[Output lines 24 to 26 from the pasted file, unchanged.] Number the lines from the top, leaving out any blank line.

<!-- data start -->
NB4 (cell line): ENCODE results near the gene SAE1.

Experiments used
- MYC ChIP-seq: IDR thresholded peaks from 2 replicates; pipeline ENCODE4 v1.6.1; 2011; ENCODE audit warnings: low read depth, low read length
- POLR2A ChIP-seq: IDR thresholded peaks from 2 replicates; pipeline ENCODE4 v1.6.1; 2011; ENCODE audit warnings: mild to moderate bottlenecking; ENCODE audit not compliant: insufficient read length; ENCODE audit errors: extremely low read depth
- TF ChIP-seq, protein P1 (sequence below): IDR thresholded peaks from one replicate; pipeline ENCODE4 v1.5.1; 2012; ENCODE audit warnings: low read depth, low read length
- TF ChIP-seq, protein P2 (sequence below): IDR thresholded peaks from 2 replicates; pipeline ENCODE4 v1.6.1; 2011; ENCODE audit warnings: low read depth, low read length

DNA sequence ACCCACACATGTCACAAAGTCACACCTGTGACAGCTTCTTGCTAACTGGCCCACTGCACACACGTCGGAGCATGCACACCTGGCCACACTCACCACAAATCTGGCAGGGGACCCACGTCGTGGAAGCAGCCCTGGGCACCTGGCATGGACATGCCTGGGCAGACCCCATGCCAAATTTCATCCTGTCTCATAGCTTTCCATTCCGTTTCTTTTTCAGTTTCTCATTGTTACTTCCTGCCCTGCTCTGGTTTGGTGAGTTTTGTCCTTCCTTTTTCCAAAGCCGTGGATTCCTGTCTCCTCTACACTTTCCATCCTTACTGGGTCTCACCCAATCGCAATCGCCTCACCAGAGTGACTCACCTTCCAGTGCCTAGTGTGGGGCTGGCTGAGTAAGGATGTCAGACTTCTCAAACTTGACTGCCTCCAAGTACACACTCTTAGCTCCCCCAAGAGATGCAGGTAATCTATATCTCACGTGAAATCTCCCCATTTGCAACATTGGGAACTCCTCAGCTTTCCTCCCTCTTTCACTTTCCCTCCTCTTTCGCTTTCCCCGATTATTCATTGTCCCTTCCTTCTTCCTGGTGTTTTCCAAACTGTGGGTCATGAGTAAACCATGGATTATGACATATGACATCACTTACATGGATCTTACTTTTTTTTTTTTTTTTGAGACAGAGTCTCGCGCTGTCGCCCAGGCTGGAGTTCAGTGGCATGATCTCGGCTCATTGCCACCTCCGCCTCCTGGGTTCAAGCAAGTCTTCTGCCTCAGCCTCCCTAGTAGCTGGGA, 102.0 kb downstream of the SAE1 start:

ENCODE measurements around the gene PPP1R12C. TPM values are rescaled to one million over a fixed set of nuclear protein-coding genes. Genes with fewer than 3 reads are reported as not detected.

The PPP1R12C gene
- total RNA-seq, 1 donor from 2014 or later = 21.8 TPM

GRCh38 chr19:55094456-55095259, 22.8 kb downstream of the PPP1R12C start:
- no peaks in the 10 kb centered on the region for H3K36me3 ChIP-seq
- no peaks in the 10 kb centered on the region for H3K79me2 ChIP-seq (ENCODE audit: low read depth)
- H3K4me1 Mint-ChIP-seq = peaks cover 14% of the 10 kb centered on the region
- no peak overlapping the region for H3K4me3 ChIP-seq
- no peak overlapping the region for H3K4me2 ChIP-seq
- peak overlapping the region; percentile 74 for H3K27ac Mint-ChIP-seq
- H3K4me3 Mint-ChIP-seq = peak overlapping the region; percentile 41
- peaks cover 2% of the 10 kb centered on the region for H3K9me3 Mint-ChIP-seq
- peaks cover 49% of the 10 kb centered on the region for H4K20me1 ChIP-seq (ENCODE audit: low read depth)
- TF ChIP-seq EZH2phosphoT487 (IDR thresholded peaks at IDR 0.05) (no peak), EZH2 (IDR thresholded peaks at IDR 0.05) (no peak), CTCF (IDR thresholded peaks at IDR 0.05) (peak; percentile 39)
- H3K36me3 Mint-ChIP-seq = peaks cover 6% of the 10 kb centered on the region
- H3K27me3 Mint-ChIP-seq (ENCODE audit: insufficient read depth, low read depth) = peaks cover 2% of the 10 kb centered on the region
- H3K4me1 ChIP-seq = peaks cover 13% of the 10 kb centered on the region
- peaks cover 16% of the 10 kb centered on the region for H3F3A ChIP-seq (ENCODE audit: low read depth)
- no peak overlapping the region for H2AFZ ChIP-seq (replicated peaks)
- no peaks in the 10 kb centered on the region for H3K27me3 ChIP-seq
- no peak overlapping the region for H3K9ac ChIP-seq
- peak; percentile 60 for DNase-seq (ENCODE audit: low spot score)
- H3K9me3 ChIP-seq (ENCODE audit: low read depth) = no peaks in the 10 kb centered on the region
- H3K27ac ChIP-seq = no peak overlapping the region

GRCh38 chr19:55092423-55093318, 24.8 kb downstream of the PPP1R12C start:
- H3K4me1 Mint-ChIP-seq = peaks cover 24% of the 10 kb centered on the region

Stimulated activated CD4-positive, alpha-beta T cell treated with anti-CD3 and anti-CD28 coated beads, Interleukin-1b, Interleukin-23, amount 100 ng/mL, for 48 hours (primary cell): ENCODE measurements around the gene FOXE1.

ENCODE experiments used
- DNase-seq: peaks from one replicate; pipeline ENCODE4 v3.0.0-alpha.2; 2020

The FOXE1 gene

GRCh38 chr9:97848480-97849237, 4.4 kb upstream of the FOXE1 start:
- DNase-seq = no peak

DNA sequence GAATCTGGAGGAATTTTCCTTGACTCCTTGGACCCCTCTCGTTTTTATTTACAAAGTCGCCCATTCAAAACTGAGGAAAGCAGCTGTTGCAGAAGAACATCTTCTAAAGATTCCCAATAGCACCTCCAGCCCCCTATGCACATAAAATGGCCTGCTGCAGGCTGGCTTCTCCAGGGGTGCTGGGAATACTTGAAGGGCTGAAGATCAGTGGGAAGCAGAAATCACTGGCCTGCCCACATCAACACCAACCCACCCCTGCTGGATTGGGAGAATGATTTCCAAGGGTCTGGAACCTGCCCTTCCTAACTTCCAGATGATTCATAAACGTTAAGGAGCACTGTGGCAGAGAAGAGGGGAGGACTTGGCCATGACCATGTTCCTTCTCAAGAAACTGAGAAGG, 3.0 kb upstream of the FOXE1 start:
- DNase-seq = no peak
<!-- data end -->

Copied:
- H3K4me1 ChIP-seq = peaks cover 13% of the 10 kb centered on the region
- peaks cover 16% of the 10 kb centered on the region for H3F3A ChIP-seq (ENCODE audit: low read depth)
- no peak overlapping the region for H2AFZ ChIP-seq (replicated peaks)